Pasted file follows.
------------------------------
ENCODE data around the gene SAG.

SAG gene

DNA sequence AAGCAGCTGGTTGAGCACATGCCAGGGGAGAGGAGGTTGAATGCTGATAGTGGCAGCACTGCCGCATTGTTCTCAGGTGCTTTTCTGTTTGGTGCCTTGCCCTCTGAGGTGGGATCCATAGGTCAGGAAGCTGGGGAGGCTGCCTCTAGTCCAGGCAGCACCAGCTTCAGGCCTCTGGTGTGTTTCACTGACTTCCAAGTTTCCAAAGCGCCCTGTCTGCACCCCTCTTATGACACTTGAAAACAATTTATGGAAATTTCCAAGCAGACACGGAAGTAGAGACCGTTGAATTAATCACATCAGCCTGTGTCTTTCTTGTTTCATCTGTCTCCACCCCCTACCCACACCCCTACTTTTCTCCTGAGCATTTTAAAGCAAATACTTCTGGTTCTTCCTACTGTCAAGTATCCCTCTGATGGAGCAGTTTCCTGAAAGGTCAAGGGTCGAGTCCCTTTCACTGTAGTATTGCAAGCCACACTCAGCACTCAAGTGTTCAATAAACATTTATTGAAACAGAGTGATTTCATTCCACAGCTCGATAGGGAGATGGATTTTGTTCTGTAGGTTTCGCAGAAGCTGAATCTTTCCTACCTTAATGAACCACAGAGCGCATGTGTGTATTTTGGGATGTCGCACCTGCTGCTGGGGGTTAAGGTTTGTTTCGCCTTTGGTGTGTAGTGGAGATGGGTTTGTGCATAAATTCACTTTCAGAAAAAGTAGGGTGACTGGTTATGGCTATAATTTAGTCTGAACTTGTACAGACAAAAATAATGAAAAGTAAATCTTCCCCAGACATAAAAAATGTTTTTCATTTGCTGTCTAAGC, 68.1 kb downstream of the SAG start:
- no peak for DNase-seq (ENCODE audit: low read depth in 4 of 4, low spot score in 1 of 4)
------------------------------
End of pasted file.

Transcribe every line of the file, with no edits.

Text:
ENCODE data around the gene SAG.

SAG gene

DNA sequence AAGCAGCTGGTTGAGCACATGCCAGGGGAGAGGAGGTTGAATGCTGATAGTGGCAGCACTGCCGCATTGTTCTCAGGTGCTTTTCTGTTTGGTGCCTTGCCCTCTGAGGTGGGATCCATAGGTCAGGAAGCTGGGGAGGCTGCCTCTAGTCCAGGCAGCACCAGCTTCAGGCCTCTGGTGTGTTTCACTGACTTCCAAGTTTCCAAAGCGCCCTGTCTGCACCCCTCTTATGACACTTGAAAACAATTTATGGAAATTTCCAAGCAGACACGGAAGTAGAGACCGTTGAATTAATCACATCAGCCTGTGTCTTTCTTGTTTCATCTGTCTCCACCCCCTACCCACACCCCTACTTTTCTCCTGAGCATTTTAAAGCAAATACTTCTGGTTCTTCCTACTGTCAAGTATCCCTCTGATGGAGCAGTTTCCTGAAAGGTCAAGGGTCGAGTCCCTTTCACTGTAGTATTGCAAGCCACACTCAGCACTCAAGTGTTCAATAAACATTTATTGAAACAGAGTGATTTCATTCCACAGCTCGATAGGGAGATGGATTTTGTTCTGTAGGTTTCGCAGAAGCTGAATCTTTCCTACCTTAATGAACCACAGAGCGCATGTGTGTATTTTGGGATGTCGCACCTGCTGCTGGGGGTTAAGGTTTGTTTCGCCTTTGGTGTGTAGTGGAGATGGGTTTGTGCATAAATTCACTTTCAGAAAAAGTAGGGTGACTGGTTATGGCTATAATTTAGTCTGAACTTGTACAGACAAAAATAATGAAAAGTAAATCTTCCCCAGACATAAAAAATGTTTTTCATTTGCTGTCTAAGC, 68.1 kb downstream of the SAG start:
- no peak for DNase-seq (ENCODE audit: low read depth in 4 of 4, low spot score in 1 of 4)